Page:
Boissy-aux-Cailles is a relatively undisturbed beauty-spot on the metaphorical face forming the sites that dwell within the Forest of Fontainebleau. The rock resides in heavily wooded areas across two main sites, both lovely walks over fields from the cemetery on the edge of Boissy. It obviously receives some traffic as there are a few boulders scattered about that have been developed for climbing and is also well publicised in a couple of forest guidebooks. On a pretty-close-to-perfect day, however, it was ours and ours alone...well, almost.
We could hear all different birds chatting in the trees, although no quails for which the area is named; the small, mottled smooth pebbles that are conglomerated within the sandstone resemble quail eggs. A small herd of large deer scattered before us as we walked through the woods. Most charismatic of our encounters was with a small bird, later identified as a goldcrest, that flittered about the rock we were climbing. It didn't seem to mind us as we climbed, but when we stayed motionless for a moment it alighted on the finish holds to pose for a few pictures.
The cold yellow evening turned out a stunner. After a few drops, Sam latched the crucial hold on Rubis, and we both went on to send another uber-classic, Travaux Forces (6b). The problem traverses a line of sharp crimps up an overhang, finishing on a twist into a glory jug. C'était super.
Sam on top of Rubis sur l'Ongle (7b+), somewhat surprised but definitely relieved.
Once the elation following our ascents had settled we basked in the sunset. I know right, sickening, but sorry to say, it happened. It was lush. We absorbed the last rays of warmth on an otherwise chilly evening, but once the light faded and the sun was all but gone...
...twilight bouldering! Amber decided to get on the awesome Sa Pelle au Logis (7a). Unfortunately the light had dissipated just a little too much to see things such as key foot placements and where the finishing holds were. Despite this she made it look pretty effortless and flew through the whole route up to the last couple of holds about four times before conceding defeat. Once again, we will return...(sensing a pattern here?!)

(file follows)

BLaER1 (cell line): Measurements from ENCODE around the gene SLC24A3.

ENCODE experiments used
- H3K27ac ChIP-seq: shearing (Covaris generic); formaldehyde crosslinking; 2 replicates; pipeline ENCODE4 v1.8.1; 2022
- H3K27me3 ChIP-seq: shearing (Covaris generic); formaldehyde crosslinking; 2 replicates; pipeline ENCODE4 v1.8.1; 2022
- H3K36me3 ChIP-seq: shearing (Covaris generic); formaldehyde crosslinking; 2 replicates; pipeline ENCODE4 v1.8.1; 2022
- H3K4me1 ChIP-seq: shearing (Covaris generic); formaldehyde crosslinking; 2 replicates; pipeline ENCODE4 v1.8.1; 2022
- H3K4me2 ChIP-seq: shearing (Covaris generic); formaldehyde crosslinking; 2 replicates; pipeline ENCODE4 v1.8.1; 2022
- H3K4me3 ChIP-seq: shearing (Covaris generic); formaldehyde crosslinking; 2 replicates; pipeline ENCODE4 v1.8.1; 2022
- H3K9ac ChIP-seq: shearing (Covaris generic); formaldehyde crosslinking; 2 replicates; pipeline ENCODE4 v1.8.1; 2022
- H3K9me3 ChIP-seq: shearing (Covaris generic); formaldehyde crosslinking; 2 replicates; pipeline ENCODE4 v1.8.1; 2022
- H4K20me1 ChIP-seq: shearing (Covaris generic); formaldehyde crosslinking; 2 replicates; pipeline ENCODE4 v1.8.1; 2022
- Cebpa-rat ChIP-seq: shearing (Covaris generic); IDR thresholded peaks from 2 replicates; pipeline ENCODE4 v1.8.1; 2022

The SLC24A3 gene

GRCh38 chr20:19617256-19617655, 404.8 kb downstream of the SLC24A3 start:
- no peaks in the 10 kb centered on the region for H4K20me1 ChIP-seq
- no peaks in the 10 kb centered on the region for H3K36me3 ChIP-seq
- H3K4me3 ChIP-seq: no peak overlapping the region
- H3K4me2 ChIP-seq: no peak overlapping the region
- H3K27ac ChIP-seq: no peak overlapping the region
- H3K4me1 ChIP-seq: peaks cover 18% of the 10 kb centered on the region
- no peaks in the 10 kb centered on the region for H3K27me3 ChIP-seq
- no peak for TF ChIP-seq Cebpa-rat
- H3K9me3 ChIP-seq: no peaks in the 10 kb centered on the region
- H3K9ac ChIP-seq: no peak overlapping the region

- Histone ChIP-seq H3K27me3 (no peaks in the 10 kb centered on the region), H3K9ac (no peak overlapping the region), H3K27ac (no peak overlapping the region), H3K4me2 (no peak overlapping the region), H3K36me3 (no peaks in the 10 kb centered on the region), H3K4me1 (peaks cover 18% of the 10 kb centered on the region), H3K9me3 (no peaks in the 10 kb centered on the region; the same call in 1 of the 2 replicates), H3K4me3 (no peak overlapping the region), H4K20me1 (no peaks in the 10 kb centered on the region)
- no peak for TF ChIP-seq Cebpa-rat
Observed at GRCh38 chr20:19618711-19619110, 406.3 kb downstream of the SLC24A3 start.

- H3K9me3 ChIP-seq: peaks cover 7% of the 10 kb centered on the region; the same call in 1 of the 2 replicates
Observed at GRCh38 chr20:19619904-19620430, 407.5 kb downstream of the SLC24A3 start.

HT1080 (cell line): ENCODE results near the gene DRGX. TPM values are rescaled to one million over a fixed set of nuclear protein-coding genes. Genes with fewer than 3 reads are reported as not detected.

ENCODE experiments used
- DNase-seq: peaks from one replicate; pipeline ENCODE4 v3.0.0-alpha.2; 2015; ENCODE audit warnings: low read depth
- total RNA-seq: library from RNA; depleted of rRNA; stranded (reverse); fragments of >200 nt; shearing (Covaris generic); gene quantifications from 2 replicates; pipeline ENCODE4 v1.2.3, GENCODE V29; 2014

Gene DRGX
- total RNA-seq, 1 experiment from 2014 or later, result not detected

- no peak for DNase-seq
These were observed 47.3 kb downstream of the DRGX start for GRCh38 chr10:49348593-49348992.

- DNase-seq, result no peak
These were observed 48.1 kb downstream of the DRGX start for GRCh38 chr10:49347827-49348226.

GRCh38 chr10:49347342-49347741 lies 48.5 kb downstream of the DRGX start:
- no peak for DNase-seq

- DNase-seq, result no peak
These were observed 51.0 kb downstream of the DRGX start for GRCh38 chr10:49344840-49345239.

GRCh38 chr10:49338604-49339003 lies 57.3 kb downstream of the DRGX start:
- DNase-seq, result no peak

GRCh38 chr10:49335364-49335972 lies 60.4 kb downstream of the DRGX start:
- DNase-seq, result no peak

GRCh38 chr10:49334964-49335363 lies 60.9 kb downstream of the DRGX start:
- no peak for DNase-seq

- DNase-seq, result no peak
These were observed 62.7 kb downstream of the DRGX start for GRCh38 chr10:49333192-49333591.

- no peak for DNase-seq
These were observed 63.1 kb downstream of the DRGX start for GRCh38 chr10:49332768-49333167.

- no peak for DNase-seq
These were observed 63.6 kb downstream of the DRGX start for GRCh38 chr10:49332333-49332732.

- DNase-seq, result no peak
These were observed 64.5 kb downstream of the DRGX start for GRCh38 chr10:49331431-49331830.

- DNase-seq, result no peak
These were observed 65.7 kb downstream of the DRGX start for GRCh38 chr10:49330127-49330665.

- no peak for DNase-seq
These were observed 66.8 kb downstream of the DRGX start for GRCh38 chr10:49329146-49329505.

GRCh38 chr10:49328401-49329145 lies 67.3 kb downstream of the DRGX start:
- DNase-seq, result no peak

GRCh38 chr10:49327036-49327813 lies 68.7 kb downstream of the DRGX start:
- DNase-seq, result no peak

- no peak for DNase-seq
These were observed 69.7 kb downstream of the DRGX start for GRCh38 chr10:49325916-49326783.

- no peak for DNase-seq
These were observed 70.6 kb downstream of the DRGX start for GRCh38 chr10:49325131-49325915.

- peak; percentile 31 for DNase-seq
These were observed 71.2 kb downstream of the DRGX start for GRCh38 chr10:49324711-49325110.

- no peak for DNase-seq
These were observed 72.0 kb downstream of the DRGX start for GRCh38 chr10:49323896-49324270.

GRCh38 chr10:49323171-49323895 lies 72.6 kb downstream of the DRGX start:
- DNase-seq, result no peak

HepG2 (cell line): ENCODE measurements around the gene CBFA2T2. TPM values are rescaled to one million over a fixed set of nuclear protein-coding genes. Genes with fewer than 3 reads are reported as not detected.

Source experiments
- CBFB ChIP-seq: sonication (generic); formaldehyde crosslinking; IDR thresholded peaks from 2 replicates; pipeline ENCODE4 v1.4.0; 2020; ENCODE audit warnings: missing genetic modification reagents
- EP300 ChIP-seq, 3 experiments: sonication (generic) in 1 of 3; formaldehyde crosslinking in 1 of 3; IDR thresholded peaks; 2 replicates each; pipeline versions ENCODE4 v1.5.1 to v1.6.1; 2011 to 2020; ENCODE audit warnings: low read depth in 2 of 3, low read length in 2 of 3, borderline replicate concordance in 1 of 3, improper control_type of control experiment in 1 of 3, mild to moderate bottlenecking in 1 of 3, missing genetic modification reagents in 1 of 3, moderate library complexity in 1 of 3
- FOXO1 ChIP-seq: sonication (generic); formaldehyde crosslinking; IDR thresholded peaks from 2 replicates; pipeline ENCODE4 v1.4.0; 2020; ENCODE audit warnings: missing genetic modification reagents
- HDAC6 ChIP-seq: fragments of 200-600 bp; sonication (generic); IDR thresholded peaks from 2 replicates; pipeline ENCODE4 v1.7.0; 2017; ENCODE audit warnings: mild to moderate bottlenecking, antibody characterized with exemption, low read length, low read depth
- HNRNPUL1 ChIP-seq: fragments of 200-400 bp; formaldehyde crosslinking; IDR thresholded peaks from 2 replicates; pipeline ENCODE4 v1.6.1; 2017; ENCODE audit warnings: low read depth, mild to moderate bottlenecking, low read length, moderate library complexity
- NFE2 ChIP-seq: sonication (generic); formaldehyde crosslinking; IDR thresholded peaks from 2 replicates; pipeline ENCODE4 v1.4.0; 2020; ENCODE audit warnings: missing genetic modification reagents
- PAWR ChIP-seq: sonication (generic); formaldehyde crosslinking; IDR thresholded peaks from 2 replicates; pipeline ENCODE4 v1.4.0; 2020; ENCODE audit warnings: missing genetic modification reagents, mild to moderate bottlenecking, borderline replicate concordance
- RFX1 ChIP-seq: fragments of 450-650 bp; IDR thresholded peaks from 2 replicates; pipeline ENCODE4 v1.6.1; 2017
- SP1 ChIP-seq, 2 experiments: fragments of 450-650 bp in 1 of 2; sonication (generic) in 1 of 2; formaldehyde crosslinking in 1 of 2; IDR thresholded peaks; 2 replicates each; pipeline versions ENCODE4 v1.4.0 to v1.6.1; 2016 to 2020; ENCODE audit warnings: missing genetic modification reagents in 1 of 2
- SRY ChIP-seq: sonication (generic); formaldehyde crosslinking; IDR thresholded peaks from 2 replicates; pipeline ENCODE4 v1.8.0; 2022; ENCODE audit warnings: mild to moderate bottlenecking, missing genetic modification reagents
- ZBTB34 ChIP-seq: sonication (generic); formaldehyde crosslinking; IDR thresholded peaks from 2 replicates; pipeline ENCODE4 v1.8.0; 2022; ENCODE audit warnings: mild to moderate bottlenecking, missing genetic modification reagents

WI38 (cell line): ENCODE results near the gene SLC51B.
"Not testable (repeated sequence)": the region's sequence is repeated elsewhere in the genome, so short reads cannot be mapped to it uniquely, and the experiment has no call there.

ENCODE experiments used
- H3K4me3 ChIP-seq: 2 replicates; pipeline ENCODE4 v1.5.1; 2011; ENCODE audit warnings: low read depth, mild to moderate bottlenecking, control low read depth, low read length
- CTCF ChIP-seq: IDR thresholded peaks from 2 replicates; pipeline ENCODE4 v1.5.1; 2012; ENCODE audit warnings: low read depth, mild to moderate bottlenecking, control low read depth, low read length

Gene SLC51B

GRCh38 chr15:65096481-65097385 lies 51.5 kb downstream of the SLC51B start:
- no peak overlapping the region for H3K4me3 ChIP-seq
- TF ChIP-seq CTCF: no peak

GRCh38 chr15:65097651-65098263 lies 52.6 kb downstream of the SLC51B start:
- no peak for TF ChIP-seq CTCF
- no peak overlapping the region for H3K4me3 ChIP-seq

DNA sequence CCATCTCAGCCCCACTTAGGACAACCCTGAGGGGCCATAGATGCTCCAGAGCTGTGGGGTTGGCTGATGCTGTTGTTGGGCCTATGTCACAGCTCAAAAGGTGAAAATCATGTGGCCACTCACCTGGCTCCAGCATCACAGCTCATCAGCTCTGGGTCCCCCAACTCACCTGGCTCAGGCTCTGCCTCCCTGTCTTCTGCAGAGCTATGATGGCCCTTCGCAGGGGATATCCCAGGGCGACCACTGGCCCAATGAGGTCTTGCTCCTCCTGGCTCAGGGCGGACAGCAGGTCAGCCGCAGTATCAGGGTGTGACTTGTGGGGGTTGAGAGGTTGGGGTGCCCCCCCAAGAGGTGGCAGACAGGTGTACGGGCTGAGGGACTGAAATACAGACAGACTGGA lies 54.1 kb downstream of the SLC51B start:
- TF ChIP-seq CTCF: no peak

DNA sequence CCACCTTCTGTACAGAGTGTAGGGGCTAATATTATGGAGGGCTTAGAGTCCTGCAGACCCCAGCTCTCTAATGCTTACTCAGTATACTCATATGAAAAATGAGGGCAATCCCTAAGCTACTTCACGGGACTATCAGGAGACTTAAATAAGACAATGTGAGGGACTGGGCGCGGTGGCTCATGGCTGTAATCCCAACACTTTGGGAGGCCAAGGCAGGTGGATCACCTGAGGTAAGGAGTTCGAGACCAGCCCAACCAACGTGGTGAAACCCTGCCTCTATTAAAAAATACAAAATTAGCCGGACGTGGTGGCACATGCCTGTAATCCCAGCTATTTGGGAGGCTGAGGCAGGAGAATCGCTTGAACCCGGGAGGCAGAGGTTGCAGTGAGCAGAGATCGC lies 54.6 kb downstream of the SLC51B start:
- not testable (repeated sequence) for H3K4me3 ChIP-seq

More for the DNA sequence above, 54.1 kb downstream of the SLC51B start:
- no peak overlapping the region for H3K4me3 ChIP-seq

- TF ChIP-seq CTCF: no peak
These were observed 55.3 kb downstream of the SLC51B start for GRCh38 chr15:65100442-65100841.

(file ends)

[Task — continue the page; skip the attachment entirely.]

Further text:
A random decision to head out to Cuvier turned into a quick session on the Abbatoir / Carnage / Bérézina bloc. Not much to write about really, Sam worked the moves for about 30 minutes then climbed Bérézina-Carnage (7c+), Amber figured out she could kick a branch about a foot above her head, we went home.
And of course... Here's the photo of Amber kicking that branch (gently).
Restant du Long Rocher is another site a bit off the broken track, a sprawling field of asteroid boulders, sandstone endowed with curious pockets full of friction and occasionally spiders. The pockets are a bit of a novelty in Font, more reminiscent of Frankenjura, both in climbing style and tweakiness for the fingers. We didn't get much further than these pock-marked beauties, so couldn't say whether they form the pattern for the massif as a whole, but one can only hope...
We smashed out Vigipirate (pictured above) and Pandams droite (below), both 7a and quite different in style, the former bunched and full of options, all of them worse than they look, and the latter featuring specific, long, twisting moves to exit through La Vigie, a delightful 6a+ sitter. The problems aren't all of a kind; backing onto this boulder is a tall, leaning face that bears three routes. The middle problem is a nice 6b, Entre les Flèches (pictured bottom), stiff if laybacking isn't your game. Overall, fun climbing and a lovely, tranquil spot for a Sunday afternoon.